The NHL has cancelled the first two weeks of the 2012-2013 season as the league and the players association struggle to reach a deal.

The regular season was scheduled to begin Oct. 11, but it has been pushed to Oct. 24, wiping out 82 games.

The lockout is now in its 19th day and the league and NHL Players’ Association do not have any negotiation sessions scheduled.

"The game deserves better, the fans deserve better and the people who derive income from their connection to the NHL deserve better," said deputy commissioner Bill Daly in a statement. "We remain committed to doing everything in our power to forge an agreement that is fair to the players, fair to the teams and good for our fans."

However the NHLPA said a lockout should not be used as a negotiation tactic.

"If the owners truly cared about the game and the fans, they would lift the lockout and allow the season to begin on time while negotiations continue," said NHLPA's executive director Donald Fehr. "A lockout should be the last resort in bargaining, not the strategy of first resort. For nearly 20 years, the owners have elected to lock-out the players in an effort to secure massive concessions."

It’s been the NHL’s third lockout in 18 years. Since the lockout began in September, Daly said the league has already lost $100 million.

"That is not going to be recouped and that's going to cost both sides," he said after talks broke off Tuesday in New York. "That's unfortunate but it's a reality of where we are."

Both sides have been unable to decide on the best way to split the US$3.3 billion the NHL took in revenues last season. The league is looking for an immediate rollback on salaries while the players are pushing to have all current contracts honoured.

Under the previous seven-year agreement, players received 57 per cent of revenue the league brings in. However, owners reportedly hope to bump that down to about 47 per cent.

Fehr has said that the players are willing to take a smaller share of the revenue, as long as larger market clubs are willing to commit to helping smaller teams, with less of a fan base, to stay afloat.

Host of TSN’s That’s Hockey Gino Reda told CTV News Channel on Thursday that the NHLPA is “furious” over the cancelled games.

“There’s no reason to start cancelling the games now because in reality if we got a deal in the next 10 to 14 days, we could jam those days that have been cancelled in the current schedule and still get a full game scheduled,” said Reda.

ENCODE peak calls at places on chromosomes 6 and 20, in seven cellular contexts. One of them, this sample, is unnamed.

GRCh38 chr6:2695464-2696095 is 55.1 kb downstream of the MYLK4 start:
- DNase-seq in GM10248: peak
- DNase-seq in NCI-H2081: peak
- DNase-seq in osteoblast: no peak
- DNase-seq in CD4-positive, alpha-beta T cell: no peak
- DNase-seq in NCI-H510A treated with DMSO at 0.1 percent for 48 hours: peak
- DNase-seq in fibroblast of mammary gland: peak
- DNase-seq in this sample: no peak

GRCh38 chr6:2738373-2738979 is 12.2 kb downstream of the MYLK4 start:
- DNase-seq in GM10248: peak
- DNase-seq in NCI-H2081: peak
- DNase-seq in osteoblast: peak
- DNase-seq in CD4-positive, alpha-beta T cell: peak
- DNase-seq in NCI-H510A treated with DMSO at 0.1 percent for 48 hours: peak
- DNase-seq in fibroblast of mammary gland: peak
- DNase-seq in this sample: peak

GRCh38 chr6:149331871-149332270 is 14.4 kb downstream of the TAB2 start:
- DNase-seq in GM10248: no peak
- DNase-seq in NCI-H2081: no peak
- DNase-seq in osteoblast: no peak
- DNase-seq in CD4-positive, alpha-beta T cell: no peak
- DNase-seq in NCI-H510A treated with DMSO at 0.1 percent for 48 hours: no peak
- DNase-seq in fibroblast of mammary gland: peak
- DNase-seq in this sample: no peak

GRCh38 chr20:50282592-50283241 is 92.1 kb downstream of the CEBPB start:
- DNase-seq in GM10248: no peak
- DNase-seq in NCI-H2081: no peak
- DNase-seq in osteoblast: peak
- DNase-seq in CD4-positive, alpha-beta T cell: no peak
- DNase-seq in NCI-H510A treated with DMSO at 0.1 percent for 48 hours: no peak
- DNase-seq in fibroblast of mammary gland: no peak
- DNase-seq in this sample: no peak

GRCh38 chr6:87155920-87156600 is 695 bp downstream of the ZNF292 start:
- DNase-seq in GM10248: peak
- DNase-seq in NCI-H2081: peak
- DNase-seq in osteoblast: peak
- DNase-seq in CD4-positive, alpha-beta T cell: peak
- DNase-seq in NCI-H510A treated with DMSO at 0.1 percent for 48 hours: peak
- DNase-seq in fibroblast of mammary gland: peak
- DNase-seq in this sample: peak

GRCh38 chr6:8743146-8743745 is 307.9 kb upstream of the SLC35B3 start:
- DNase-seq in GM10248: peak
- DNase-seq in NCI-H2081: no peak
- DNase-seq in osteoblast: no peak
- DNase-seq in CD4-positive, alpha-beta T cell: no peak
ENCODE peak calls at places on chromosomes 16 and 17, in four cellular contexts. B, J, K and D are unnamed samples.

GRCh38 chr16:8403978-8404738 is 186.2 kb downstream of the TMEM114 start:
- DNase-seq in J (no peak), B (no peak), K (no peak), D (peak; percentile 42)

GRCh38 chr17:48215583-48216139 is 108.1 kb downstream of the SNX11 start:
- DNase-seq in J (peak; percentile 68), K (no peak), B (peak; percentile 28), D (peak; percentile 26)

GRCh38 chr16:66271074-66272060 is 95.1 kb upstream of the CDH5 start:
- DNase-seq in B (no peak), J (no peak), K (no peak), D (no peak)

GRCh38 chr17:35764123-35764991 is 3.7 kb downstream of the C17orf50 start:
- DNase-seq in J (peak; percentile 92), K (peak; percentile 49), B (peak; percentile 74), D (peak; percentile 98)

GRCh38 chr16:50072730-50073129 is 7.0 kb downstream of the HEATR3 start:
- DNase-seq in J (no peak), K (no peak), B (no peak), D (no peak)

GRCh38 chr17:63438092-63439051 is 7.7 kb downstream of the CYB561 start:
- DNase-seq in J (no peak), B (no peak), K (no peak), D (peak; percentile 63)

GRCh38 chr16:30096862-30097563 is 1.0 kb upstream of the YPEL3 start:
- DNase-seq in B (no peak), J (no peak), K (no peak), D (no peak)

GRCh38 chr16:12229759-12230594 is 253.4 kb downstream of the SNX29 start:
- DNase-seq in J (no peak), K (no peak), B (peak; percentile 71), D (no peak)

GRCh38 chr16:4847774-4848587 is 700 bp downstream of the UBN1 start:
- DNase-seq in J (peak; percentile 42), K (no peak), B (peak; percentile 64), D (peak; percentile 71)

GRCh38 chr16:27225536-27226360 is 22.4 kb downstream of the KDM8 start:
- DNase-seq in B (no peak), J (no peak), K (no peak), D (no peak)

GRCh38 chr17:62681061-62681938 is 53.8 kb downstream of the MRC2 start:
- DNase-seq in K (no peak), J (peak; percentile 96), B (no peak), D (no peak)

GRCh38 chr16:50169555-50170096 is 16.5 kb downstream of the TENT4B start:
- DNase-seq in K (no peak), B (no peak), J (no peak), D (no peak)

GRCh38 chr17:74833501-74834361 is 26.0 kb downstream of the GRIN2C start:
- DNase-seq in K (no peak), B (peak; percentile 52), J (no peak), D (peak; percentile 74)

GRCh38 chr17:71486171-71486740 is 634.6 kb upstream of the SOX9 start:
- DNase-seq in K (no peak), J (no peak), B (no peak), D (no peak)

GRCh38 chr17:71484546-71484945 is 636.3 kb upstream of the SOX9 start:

He said if an agreement is not reached within the next two week, hockey fans can expect the next block of games to be cancelled as well.

“The NHL has already said just because we cancelled two weeks this time don’t count on that as an ongoing pattern,” said Reda. “The next time we may come out we may say we’re going to cancel everything out to Dec. 1.”

He said if a deal is not in place for the Winter Classic on New Year’s Day, the entire season may be cancelled.

“Neither side has presented a proposal. They’re each waiting for the other side to back down,” said Reda. “One side or the other needs to step forward with another proposal showing significant movement, or we sit and wait.”

A total of 468 games were lost in 1994-95, when the shortened season started on Jan. 20.

The entire hockey season was wiped out during the last round of negotiations in 2004-05, which marked the first time the Stanley Cup wasn’t awarded since 1919.

Meanwhile, an estimated 15 per cent of the league’s 750 locked-out players are looking elsewhere for work.

More than 100 have already found jobs in Europe and that number is only expected to climb as the lockout continues.

However, both sides have said they’re eager to reach a deal and they have maintained regular dialogue throughout the negotiation process.

"It's going to require sitting there and staying with it -- even if it's unpleasant, even if people aren't saying anything new right away, even if you'd rather be doing something else -- until you find a way to do it," said Fehr. "They haven't been willing to do that a lot lately. Hopefully, that'll change."

With files from The Canadian Press